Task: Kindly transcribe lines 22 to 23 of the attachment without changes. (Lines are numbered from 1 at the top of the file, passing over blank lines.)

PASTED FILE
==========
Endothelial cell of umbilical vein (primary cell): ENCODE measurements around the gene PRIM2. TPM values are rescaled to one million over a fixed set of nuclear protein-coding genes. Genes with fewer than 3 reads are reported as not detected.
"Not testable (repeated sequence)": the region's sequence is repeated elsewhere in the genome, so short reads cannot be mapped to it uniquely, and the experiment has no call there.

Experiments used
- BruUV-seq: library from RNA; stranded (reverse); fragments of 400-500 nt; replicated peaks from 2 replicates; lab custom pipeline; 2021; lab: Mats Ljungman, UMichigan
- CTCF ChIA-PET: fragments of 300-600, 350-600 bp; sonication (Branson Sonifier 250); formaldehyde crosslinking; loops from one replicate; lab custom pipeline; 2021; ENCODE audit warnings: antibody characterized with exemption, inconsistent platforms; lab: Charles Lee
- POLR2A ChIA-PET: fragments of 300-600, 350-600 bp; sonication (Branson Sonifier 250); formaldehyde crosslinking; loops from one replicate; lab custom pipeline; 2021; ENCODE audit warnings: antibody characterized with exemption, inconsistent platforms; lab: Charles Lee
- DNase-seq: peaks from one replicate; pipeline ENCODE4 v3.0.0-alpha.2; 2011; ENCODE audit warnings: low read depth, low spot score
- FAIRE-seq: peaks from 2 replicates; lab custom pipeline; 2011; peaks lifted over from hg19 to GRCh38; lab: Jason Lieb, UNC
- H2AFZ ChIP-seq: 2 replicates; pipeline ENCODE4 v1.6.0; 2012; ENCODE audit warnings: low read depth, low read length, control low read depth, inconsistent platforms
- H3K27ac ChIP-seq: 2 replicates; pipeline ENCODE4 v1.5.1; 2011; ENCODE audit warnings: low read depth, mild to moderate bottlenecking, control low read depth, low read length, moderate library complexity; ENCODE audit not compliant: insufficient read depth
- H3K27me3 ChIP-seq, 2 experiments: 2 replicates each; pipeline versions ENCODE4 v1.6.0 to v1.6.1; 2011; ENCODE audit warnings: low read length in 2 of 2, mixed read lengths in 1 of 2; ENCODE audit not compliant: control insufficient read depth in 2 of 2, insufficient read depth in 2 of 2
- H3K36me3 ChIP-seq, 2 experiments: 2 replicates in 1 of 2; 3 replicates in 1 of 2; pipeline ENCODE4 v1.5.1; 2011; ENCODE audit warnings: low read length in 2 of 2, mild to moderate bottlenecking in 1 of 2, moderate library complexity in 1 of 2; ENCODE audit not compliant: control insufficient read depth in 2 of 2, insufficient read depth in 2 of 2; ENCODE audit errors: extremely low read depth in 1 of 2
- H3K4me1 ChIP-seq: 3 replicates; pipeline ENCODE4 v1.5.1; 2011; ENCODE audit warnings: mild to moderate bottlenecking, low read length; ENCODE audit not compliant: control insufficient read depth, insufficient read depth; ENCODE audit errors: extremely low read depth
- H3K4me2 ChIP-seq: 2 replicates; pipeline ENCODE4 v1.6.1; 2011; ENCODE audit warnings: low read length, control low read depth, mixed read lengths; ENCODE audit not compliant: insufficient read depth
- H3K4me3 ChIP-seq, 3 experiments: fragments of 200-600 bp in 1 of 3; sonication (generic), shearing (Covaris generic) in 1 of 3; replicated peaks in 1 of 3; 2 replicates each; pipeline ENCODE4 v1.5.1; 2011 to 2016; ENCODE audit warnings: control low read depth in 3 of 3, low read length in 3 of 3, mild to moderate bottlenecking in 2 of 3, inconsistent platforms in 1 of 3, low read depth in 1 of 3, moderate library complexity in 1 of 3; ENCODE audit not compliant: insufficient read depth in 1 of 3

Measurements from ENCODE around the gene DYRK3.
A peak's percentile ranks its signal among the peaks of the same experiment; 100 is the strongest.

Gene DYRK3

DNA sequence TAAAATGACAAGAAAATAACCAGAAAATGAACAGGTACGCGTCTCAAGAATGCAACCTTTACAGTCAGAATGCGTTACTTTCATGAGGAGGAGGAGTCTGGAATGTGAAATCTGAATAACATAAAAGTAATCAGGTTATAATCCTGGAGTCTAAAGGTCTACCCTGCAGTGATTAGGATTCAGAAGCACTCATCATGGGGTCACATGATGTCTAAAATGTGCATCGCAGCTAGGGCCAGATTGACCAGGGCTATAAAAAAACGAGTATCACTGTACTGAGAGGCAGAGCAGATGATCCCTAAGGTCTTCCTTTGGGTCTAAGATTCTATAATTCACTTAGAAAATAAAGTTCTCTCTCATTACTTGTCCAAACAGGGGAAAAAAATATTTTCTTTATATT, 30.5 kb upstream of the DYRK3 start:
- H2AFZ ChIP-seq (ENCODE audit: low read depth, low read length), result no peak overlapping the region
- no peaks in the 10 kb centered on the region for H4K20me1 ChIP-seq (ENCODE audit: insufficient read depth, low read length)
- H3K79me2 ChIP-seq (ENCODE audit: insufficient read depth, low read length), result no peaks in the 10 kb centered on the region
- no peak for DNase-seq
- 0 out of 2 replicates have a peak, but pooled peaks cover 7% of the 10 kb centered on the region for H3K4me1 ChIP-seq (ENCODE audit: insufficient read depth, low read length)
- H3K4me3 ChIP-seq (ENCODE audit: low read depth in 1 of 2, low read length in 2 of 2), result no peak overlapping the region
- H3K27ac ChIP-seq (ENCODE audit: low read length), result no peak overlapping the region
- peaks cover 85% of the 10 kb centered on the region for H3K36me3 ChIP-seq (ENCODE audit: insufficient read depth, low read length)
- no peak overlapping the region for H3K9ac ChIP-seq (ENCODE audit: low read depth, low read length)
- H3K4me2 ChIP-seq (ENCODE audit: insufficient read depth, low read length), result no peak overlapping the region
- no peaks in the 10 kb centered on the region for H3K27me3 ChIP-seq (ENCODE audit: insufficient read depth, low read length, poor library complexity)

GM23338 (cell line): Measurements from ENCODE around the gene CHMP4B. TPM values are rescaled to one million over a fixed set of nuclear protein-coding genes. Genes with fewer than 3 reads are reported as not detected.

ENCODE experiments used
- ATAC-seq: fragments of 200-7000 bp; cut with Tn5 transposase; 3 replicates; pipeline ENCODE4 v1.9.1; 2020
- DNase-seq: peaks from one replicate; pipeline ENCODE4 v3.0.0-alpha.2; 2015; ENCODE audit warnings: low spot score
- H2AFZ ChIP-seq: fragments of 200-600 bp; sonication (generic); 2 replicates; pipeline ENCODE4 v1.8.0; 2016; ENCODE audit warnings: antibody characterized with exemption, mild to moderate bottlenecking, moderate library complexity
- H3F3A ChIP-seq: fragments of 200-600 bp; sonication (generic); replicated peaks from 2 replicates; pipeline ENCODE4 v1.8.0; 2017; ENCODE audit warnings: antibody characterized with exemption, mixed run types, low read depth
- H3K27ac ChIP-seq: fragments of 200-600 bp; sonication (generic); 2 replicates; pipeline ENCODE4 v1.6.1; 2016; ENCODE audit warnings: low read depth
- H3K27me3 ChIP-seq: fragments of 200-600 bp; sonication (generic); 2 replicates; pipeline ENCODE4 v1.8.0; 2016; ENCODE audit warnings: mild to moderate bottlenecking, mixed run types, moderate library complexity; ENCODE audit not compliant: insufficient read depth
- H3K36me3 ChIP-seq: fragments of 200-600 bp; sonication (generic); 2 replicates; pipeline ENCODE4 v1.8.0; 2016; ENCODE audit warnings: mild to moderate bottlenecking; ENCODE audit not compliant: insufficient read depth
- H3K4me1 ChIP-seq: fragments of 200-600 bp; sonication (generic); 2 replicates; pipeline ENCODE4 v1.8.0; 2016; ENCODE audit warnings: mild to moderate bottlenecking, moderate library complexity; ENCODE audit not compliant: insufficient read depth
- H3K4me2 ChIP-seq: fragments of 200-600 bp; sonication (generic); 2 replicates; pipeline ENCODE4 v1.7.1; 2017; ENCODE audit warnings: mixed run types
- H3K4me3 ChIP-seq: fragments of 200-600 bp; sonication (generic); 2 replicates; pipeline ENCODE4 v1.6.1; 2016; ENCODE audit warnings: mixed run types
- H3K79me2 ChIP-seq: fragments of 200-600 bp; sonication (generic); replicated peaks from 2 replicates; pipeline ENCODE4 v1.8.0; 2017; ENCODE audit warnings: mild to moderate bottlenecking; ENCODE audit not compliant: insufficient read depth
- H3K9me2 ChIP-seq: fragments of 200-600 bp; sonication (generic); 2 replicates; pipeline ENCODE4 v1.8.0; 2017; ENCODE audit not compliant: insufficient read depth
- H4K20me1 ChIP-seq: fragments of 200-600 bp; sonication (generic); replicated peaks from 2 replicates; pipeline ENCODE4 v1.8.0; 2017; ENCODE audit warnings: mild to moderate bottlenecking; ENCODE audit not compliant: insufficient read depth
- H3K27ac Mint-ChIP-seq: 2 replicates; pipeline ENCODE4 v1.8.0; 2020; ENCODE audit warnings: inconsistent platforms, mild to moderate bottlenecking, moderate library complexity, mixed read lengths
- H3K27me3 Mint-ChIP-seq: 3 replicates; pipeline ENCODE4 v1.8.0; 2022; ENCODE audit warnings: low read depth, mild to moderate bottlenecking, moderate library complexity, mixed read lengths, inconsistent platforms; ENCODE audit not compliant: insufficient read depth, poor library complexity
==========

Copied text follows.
- H3K79me2 ChIP-seq (ENCODE audit: insufficient read depth, low read length), result no peaks in the 10 kb centered on the region
- no peak for DNase-seq